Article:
LONDON - Protests broke out in the city of Barcelona Tuesday after the Catalan parliament postponed a vote on who should be president of the semi-autonomous Spanish region. 

Pro-independence parties, which form a majority in the parliament, had nominated only one candidate — exiled former leader Carles Puigdemont. 

The decision to delay the vote brought protesters to the streets around the parliament building.“The confidence vote session for Carles Puigdemont is still on, and it will take place as soon as we have guarantees to celebrate an effective confidence vote session, because that is the will expressed by the parliamentary groups,” Torrent said.

“We want our president to return home," said pro-independence supporter Asuncion Jimenez. "This is not a democracy. We have a dictatorship in Spain.” 

Puigdemont fled to Brussels after he was charged with sedition and rebellion in October 2017, following his declaration of independence from Spain after a disputed referendum. The government in Madrid said he would face arrest if he returned to Spain.

Fugitive Catalan leader Carles Puigdemont addresse
Fugitive Catalan leader Carles Puigdemont addresses the media in Brussels, Belgium, Jan. 24, 2018.

Spanish Prime Minister Mariano Rajoy dissolved the Catalan parliament and imposed direct rule under the constitution. Elections in December saw pro-independence parties regain their majority. 

Puigdemont and his supporters suggested he could rule as president-in-exile via video link from Belgium. But last week, Catalonia’s constitutional court ruled that would be illegal. Now, there is growing competition within the pro-independence movement over who should be president, according to political analyst Luis Cornago.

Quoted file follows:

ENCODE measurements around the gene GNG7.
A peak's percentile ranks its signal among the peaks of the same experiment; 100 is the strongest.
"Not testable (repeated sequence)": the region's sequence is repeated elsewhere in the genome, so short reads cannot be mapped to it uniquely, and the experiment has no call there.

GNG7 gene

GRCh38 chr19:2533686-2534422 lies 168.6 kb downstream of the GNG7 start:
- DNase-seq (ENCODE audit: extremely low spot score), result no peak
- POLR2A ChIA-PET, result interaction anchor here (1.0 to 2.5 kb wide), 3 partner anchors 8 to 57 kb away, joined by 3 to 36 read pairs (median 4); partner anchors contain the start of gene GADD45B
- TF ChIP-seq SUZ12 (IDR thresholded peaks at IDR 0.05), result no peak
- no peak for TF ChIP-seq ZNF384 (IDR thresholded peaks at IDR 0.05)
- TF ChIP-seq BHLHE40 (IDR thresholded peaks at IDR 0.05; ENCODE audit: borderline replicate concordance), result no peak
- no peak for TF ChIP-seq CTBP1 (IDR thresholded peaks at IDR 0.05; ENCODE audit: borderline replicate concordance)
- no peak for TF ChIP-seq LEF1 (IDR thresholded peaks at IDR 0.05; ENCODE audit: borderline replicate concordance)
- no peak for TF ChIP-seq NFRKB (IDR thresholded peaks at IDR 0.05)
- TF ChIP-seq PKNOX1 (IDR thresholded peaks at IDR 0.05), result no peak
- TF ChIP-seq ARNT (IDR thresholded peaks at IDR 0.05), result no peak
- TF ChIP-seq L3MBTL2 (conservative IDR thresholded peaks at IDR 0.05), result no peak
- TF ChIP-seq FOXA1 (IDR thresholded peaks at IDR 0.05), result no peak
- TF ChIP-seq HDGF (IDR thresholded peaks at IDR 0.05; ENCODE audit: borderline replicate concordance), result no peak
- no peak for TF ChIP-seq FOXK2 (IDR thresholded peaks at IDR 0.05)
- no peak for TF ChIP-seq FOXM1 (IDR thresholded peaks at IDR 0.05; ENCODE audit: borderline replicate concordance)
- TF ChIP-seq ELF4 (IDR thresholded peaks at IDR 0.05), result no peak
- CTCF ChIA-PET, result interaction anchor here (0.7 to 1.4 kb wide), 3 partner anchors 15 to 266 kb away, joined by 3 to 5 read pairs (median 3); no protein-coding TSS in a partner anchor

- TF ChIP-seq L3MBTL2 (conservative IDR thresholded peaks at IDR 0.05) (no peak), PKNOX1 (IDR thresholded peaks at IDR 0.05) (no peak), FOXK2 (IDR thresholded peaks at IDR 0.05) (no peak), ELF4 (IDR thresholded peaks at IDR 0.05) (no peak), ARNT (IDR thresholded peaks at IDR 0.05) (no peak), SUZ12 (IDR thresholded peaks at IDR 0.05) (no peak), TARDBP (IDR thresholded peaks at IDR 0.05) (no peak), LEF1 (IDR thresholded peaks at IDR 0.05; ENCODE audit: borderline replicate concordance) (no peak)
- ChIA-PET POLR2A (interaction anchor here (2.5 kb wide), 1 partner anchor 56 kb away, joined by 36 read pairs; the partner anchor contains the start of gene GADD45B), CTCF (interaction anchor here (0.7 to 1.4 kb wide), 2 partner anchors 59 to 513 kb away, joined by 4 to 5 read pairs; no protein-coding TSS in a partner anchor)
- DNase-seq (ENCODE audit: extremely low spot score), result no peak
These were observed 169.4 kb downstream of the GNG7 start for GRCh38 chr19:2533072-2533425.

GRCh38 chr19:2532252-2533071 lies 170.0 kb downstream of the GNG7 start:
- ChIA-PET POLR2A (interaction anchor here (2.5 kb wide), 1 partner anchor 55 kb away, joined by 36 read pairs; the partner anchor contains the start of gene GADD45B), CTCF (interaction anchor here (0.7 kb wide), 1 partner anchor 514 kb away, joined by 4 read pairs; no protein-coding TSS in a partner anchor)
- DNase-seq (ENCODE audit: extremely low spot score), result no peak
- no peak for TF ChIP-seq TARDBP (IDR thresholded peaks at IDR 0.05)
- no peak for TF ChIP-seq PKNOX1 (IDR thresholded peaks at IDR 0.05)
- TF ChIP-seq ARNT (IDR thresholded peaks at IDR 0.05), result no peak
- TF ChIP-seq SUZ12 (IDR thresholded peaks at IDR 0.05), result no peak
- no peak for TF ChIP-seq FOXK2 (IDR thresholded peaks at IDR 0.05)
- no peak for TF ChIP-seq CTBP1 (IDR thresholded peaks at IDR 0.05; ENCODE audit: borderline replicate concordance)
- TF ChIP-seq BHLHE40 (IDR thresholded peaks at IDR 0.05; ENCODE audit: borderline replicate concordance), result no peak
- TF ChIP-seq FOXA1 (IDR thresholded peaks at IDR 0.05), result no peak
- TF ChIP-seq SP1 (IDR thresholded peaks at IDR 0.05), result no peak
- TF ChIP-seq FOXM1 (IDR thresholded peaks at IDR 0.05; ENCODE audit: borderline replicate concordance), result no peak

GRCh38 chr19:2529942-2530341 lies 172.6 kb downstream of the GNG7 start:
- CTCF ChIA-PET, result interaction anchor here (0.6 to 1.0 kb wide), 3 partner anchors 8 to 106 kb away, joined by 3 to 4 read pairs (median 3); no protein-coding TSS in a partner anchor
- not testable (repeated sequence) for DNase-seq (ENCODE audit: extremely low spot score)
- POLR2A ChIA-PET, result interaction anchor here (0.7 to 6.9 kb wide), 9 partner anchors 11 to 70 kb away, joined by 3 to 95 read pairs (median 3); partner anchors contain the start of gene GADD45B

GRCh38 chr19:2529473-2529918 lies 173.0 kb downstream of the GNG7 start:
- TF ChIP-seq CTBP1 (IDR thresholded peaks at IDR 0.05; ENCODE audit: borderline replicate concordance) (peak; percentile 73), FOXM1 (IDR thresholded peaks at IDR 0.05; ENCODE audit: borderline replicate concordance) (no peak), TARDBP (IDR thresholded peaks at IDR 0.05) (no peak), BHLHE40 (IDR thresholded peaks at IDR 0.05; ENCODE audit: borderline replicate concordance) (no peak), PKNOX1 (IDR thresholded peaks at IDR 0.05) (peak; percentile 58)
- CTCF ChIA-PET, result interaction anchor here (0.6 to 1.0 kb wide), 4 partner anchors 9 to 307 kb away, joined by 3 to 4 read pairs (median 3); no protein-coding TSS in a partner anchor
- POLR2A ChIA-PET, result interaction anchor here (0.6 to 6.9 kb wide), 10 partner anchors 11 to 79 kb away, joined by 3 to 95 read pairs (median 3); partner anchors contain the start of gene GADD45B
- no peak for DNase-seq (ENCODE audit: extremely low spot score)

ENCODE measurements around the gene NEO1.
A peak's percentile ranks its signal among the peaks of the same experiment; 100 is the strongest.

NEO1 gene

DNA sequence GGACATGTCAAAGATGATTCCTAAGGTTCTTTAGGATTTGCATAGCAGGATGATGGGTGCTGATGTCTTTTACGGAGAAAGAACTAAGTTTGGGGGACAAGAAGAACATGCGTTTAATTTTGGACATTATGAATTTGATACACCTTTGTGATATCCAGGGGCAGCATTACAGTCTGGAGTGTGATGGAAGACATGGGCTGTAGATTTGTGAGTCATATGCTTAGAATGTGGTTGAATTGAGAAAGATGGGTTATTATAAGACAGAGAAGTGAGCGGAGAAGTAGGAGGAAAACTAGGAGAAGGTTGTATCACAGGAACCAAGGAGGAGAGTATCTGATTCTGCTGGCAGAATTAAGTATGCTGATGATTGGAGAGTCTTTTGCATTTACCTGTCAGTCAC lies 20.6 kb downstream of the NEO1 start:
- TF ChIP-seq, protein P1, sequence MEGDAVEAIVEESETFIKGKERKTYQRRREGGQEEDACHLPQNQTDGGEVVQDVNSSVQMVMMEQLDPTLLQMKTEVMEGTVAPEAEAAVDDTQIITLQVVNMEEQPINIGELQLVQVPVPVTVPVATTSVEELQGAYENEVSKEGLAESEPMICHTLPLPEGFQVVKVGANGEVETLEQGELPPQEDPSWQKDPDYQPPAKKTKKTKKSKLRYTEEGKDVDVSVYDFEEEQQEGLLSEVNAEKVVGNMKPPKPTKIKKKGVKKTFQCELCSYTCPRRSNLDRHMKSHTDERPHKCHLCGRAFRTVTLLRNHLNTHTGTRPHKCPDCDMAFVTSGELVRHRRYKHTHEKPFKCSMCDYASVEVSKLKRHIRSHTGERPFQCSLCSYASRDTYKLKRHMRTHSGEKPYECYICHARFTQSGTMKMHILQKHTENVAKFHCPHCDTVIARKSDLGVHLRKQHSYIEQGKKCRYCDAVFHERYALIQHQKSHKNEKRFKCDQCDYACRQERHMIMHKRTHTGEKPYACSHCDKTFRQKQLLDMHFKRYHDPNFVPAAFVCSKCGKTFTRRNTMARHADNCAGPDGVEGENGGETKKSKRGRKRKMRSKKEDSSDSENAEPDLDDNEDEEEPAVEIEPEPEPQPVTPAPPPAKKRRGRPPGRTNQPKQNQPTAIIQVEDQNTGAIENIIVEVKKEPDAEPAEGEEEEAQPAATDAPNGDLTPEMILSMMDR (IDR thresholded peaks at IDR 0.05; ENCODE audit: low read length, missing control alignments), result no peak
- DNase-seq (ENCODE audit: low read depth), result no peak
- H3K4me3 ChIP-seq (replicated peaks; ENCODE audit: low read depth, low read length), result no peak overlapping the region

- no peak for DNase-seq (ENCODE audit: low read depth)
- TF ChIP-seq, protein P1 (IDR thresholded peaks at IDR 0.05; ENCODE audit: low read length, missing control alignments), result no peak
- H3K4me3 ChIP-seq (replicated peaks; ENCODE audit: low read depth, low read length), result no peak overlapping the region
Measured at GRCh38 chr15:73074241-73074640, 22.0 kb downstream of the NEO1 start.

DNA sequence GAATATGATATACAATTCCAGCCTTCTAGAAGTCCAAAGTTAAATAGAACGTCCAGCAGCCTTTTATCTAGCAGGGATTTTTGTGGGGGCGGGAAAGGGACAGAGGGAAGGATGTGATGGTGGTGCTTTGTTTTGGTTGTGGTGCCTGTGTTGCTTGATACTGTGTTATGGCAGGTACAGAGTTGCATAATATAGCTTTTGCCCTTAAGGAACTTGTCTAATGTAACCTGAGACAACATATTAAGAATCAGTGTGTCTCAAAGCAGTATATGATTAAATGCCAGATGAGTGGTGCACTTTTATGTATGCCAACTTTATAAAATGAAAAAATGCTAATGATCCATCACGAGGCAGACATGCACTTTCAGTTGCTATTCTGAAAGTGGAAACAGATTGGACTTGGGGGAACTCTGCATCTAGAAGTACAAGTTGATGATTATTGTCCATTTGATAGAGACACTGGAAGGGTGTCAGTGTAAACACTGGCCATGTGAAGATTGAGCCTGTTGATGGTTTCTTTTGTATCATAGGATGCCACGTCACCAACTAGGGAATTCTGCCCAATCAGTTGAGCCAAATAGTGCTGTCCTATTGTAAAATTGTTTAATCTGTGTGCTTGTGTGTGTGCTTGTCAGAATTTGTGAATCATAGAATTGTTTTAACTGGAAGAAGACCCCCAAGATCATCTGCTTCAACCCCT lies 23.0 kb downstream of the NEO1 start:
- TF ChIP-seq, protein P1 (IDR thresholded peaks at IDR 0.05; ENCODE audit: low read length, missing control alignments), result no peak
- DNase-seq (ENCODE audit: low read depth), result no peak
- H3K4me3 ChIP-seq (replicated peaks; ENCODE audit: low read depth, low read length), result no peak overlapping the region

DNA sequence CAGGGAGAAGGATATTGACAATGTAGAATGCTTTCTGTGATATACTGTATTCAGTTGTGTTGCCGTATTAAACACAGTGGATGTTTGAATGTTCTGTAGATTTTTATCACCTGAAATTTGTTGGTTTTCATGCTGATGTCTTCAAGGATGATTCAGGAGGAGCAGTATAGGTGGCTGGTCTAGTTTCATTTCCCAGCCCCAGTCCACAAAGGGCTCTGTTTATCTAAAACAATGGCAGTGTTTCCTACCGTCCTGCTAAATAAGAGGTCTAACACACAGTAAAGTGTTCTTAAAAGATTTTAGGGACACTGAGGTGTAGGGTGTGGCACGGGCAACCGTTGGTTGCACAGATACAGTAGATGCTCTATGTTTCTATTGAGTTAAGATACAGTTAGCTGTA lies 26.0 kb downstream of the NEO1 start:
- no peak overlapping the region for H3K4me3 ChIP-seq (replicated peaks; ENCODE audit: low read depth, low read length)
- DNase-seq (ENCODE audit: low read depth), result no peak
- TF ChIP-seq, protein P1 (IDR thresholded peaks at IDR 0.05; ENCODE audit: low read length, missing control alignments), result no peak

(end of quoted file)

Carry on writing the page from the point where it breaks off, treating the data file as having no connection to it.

“There is a very interesting dynamic of competition within the independence movement, an interesting fight there, and I think it’s quite negative for an agreed result or an agreed negotiation. And they don’t have a lot of incentives, either, on the pro-unionist side,” Cornago said.

Cornago added that with both sides hardening their stance, the Madrid government is hoping the independence movement runs out of steam. 

“There was this feeling that this was just a temporary thing, that once the economic crisis was over and we restarted growing, macroeconomics is starting to be better, and all that, this whole movement that has some sort of anti-establishment side would disappear, would fade away. But I think there are roots in the movement that are probably going to stay with us for a while.”

It’s not clear when the Catalan parliament speaker plans to call a new vote. For now, the standoff between Barcelona and Madrid appears to have deepened.